A scheduled appearance by Supreme Court nominee Brett Kavanaugh and Christine Blasey Ford before the Senate Judiciary Committee next Monday has been put on pause. Ford has requested that the FBI investigate Kavanaugh further before she testifies.

Ford has accused Kavanaugh of a violent attempted rape when the two of them were in high school. Kavanaugh has categorically denied the claims and, according to a White House spokesperson, will do so again during next week’s hearing.

“Judge Kavanaugh looks forward to a hearing where he can clear his name of this false allegation,” remarked Raj Shah of the Trump Administration.

Discussing the turmoil, Trump told reporters that he feels “so badly” for Kavanaugh. This reflexive pity for a man accused of attempted rape is emblematic of the issues that we face as a society. The fact that Ford has—just this week—moved to a new home due to a torrent of death threats makes Trump’s remarks even more sickening and underscores how this situation amounts to one of the most consequential tests for the #MeToo movement to date.

The allegation is deeply disturbing. According to Ford, Kavanaugh locked the door to a room they were in and held her down, covering her mouth as she attempted to scream while he drunkenly attempted to rip her clothes off.

Ford is a thoroughly credible accuser. She has furnished six-year-old notes from therapy sessions that detail the assault. She told her therapist that the attack was carried out by assailants who became “high-ranking members of society in Washington.” Her husband confirmed that she told him about Kavanaugh around the same time. This all took place long before Kavanaugh became a nominee to sit on the most powerful judicial bench in the country.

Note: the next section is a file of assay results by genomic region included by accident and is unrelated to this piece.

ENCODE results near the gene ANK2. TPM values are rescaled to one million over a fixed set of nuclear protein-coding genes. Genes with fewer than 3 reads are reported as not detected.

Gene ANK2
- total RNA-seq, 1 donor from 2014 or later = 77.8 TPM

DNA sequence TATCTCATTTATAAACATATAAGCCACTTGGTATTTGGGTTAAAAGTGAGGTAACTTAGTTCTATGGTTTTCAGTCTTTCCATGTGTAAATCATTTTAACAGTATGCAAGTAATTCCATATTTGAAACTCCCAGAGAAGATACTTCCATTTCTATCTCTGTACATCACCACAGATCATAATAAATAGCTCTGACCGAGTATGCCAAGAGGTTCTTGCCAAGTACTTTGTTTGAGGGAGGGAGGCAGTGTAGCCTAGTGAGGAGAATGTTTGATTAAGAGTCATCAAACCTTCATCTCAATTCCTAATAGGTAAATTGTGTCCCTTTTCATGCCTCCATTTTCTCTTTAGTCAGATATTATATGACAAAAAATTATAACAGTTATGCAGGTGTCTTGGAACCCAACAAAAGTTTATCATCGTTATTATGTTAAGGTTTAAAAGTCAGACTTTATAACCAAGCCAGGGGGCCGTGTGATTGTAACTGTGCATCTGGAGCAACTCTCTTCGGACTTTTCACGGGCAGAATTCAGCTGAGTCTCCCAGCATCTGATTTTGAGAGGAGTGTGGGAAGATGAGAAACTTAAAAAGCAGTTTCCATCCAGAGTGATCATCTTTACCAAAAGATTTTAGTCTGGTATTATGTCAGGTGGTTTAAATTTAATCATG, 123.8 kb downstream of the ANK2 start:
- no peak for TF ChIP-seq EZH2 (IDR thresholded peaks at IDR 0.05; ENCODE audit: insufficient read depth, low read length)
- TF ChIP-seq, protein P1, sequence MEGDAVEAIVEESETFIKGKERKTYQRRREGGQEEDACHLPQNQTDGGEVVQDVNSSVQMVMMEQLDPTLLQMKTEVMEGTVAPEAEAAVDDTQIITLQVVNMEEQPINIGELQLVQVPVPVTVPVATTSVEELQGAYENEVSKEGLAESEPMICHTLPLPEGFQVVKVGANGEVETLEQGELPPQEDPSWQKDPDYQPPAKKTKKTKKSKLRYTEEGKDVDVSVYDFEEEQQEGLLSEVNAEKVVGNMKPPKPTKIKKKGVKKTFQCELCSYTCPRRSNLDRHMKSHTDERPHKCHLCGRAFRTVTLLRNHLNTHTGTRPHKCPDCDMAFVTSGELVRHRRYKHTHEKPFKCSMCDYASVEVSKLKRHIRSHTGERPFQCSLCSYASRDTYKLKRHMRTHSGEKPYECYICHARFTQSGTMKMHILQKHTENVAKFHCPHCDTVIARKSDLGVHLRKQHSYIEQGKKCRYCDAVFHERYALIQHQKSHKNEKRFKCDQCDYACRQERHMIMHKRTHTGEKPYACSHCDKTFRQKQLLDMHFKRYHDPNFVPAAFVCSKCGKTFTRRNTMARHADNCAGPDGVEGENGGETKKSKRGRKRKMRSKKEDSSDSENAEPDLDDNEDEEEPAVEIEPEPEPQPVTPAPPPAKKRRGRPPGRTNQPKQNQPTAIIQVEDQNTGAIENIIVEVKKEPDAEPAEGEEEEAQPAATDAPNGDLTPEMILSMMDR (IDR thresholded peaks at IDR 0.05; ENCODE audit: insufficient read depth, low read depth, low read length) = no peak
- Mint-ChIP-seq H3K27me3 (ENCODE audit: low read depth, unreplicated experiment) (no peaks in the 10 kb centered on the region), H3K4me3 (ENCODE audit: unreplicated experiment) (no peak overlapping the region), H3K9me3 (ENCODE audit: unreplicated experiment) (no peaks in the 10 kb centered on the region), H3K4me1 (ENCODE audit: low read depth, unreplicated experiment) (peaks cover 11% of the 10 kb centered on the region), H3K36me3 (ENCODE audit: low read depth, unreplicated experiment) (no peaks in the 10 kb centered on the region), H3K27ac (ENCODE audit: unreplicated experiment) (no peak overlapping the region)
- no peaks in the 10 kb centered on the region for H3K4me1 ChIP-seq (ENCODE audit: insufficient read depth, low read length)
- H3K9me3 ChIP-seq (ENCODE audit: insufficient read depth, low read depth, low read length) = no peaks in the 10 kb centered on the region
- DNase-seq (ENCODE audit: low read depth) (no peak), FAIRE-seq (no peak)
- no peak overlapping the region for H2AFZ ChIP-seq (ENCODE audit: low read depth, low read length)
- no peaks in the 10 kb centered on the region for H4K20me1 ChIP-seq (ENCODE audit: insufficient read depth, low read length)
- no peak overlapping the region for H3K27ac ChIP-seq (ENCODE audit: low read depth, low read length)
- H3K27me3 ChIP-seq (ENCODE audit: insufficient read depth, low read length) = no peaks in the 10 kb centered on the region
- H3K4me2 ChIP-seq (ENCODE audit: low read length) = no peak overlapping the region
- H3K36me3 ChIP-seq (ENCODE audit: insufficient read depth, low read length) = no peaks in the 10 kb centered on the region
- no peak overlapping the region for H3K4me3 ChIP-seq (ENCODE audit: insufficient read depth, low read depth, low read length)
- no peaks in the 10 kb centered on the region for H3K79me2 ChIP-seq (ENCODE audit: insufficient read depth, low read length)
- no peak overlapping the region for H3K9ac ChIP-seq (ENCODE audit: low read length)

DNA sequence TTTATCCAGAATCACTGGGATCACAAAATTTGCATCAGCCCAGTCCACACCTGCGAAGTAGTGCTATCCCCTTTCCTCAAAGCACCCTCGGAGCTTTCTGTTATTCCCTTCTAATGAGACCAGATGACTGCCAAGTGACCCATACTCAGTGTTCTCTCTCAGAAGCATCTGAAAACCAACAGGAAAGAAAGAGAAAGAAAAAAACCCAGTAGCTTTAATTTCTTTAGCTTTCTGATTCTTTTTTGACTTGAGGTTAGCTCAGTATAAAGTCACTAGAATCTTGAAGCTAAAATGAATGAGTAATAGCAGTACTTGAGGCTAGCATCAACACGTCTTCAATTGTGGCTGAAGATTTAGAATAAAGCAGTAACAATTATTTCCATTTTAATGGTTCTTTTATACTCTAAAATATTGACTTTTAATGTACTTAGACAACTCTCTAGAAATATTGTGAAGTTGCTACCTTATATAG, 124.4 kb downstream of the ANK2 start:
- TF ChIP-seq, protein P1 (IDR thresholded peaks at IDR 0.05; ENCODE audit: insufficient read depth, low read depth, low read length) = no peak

Ari Fleischer. a former Bush Administration official, disparaged the idea of impeding someone’s career because of their youth on Fox News:  “Should that deny us chances later in life? Even for Supreme Court job, a presidency of the United States, or you name it?”

In the case of a violent sexual assault, the answer is unequivocally yes.

Never mind the fact that children who grow up in underserved communities lack the safeguards afforded by privilege. Their misdeeds follow them for life. The #MeToo movement is, in part, about the entitlement enjoyed by powerful men like Kavanaugh and how they shirk accountability for their heinous actions.

Whether or not Kavanaugh receives a seat on the Supreme Court will show just how much we’ve progressed in the past few years, as well as how much further we still have to go.

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